Google Reorg Puts Search Under Ad Boss Raghavan; State AGs May Seek Breakup Of Google Ad Tech Biz

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Tying Together The Googleverse

Google has undergone several re-orgs since Prabhakar Raghavan took over as SVP of advertising and commerce in 2018. And the changes are still coming. This week, Google CEO Sundar Pichai told employees that Raghavan will also lead Search, including news, podcasts and Google Assistant, and the Geo team, which runs Google Maps, according to a memo obtained by Search Engine Land. “For some time now, I’ve been thinking about how we could bring the voice of the user more clearly into our products so we can be more helpful to them,” Pichai wrote. Another reason could be to head off antitrust action. US states and regulators are considering options to break up Google’s ad tech, so splicing everything together under Raghavan could make it harder to force divestitures.

50 Horsemen Of The Googlepocalypse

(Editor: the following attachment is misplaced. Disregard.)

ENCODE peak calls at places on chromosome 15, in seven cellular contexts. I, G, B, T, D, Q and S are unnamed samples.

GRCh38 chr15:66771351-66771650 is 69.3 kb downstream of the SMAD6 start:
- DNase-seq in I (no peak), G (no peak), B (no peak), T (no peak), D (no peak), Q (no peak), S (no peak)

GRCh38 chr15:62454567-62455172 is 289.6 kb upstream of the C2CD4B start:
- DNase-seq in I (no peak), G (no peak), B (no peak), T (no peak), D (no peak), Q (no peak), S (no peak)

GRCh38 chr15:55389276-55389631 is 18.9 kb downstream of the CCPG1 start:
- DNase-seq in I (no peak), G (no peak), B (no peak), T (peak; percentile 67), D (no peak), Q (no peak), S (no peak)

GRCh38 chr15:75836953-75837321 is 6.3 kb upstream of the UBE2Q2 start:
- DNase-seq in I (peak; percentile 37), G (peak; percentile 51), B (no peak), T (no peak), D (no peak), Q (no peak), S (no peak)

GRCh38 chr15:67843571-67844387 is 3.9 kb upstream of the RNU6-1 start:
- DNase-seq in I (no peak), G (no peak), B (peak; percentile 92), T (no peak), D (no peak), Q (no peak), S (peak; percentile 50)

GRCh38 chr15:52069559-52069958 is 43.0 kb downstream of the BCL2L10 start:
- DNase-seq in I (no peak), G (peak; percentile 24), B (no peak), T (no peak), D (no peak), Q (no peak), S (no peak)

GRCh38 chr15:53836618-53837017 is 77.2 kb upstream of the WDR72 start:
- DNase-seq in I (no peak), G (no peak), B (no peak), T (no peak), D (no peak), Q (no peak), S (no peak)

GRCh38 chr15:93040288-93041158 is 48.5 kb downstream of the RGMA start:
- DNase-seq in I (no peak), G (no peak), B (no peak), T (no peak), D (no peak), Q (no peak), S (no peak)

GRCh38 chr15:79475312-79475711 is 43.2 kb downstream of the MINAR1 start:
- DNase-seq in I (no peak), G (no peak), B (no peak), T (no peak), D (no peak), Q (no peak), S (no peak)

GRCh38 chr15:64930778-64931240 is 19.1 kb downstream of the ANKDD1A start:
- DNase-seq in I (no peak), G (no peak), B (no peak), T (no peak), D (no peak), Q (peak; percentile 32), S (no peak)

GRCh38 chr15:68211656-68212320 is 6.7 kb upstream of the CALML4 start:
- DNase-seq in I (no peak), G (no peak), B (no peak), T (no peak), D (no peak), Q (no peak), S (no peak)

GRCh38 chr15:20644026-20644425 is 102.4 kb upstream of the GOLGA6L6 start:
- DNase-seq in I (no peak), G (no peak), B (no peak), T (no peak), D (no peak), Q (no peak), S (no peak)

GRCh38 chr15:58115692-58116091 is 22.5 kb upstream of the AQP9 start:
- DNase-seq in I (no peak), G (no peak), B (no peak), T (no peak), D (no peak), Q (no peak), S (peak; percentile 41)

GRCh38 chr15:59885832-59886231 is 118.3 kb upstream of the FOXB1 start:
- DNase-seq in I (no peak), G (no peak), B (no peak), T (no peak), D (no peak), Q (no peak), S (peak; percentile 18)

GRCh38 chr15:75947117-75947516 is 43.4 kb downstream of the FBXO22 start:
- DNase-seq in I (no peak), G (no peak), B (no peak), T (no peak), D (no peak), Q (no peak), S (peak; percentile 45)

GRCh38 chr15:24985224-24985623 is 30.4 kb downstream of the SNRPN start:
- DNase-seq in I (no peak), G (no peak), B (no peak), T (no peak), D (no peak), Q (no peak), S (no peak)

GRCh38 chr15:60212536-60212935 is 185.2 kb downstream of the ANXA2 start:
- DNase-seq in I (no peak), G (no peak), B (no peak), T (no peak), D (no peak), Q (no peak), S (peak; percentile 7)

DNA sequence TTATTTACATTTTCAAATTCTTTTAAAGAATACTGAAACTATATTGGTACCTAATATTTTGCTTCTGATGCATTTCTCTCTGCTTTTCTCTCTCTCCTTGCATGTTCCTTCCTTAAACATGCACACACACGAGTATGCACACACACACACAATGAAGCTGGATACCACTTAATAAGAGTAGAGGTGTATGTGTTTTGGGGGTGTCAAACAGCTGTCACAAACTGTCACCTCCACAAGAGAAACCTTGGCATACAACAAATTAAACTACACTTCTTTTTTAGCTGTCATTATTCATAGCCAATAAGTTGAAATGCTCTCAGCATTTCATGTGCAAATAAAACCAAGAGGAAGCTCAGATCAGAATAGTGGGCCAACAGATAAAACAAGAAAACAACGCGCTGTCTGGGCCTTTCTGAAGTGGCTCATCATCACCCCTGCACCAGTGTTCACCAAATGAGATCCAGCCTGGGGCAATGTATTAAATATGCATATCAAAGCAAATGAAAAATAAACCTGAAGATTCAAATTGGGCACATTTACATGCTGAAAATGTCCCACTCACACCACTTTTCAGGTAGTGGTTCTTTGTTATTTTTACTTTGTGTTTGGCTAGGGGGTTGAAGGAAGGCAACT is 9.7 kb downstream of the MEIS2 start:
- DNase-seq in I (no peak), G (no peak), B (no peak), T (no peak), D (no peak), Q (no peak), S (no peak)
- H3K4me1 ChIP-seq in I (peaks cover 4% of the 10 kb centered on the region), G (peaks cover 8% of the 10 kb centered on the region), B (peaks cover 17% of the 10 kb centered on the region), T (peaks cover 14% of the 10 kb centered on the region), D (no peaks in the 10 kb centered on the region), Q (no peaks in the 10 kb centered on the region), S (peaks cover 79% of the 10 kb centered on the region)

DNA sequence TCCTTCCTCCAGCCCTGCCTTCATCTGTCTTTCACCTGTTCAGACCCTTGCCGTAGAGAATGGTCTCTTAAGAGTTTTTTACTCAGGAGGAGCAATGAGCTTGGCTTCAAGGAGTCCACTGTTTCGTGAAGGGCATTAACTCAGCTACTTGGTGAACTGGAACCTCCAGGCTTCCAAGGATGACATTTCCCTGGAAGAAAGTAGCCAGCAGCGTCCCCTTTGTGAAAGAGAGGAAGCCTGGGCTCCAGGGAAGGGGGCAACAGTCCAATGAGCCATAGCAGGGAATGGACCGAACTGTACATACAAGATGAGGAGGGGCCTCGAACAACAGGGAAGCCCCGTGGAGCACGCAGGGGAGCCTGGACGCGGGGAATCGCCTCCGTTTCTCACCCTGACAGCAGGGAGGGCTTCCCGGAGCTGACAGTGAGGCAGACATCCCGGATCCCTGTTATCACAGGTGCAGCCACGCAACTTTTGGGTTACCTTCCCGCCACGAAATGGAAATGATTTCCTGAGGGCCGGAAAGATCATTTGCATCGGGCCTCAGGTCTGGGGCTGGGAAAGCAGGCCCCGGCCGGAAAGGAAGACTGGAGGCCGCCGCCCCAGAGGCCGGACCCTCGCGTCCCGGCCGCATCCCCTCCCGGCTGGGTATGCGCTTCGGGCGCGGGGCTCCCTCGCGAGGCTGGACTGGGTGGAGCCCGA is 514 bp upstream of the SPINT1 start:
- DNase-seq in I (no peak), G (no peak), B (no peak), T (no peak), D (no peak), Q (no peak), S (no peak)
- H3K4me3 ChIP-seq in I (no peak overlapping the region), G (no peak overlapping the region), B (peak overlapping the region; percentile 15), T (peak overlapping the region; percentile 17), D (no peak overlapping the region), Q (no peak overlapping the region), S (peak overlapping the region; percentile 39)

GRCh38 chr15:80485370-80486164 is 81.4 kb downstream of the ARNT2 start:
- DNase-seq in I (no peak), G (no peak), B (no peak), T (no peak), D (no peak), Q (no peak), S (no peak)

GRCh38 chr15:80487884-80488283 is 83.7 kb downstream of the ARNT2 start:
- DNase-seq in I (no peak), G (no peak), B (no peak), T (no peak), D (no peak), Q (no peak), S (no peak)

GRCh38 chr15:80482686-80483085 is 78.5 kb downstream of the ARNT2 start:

Speaking of Google’s antitrust situation, US state attorneys general are leaning toward a suit pushing for the breakup of Google’s ad tech business, CNBC reports. All 50 states have been examining Google’s search, Android and ad tech businesses for potential violations. But a breakup isn’t imminent. CNBC’s anonymous sources also say the AGs may only pursue fines and changes to Google’s policy, or commitments Google must uphold via a consent decree (like, say, allowing other ad tech companies equivalent access to YouTube inventory). “In Google’s case, pushing for a breakup of its ad technology business may be difficult, some lawyers say, because it does not exist as a stand-alone unit easily hived off.”

Contact Tracing For Profit 

Privacy violations abound as Google and Apple open app stores to contact tracing. One contact tracing app served targeted ads based on browsing history, despite ad-supported contact tracing apps being against both companies’ policies. The lack of standards around these apps and the information they can collect and share makes it hard to regulate the new category. These apps handle and process sensitive healthcare information and potentially user info and location data for advertising, according to a study of 100 apps by The Wall Street Journal and the International Digital Accountability Council (IDAC). Some apps have no privacy policy and include code that connects them to social media. “Undermining public trust by failing to live up to best practices could hamper pandemic response,” said Quentin Palfrey, president of the IDAC.

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